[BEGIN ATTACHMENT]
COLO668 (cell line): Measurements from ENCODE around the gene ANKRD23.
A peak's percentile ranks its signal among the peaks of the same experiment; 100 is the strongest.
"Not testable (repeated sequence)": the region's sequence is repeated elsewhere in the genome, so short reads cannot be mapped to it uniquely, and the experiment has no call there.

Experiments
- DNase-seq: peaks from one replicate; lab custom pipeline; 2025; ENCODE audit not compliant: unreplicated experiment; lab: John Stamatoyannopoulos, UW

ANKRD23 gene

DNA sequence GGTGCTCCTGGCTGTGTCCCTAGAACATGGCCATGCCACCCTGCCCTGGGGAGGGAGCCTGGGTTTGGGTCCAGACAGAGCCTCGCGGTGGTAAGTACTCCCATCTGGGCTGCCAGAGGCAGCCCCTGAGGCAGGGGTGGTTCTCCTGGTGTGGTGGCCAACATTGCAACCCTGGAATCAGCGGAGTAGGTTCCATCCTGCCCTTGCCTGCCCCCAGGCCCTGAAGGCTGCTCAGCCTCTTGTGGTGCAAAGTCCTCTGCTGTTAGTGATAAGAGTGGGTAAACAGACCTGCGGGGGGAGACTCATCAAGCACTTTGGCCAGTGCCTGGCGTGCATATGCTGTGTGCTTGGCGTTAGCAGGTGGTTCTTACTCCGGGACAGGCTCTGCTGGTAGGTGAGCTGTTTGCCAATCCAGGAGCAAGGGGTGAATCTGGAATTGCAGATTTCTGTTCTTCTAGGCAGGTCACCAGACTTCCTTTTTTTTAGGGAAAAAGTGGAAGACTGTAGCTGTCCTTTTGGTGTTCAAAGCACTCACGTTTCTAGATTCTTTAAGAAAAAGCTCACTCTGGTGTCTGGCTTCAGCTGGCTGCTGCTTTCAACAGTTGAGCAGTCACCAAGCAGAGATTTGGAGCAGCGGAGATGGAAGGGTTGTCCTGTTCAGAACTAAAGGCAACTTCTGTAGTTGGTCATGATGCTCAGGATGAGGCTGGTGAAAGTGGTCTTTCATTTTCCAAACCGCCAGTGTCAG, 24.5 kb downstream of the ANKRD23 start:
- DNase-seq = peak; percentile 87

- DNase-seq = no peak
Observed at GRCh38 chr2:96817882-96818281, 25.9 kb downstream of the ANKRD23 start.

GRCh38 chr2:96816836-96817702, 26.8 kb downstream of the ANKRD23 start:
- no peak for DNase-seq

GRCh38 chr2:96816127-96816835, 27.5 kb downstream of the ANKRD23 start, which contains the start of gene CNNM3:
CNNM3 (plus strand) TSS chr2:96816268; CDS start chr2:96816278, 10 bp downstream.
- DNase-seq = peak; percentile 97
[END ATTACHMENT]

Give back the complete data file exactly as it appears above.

COLO668 (cell line): Measurements from ENCODE around the gene ANKRD23.
A peak's percentile ranks its signal among the peaks of the same experiment; 100 is the strongest.
"Not testable (repeated sequence)": the region's sequence is repeated elsewhere in the genome, so short reads cannot be mapped to it uniquely, and the experiment has no call there.

Experiments
- DNase-seq: peaks from one replicate; lab custom pipeline; 2025; ENCODE audit not compliant: unreplicated experiment; lab: John Stamatoyannopoulos, UW

ANKRD23 gene

DNA sequence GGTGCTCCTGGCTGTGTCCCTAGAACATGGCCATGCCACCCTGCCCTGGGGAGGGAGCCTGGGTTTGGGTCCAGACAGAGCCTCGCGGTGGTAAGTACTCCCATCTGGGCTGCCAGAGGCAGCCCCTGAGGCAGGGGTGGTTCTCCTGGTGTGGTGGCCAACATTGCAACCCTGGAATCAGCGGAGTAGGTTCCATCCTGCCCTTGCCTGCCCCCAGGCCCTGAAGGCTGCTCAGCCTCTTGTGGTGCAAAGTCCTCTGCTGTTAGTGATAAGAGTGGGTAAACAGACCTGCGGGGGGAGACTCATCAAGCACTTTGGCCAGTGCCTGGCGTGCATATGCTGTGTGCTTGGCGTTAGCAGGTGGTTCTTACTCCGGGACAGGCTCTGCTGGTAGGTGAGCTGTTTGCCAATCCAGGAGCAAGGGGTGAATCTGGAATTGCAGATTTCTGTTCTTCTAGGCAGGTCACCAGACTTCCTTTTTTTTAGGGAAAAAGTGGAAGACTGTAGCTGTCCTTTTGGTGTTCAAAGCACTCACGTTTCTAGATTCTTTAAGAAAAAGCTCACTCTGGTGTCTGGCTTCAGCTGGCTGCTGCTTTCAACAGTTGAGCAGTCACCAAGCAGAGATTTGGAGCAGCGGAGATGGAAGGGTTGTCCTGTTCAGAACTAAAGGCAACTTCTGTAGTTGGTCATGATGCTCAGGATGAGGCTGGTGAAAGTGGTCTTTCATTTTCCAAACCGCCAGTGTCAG, 24.5 kb downstream of the ANKRD23 start:
- DNase-seq = peak; percentile 87

- DNase-seq = no peak
Observed at GRCh38 chr2:96817882-96818281, 25.9 kb downstream of the ANKRD23 start.

GRCh38 chr2:96816836-96817702, 26.8 kb downstream of the ANKRD23 start:
- no peak for DNase-seq

GRCh38 chr2:96816127-96816835, 27.5 kb downstream of the ANKRD23 start, which contains the start of gene CNNM3:
CNNM3 (plus strand) TSS chr2:96816268; CDS start chr2:96816278, 10 bp downstream.
- DNase-seq = peak; percentile 97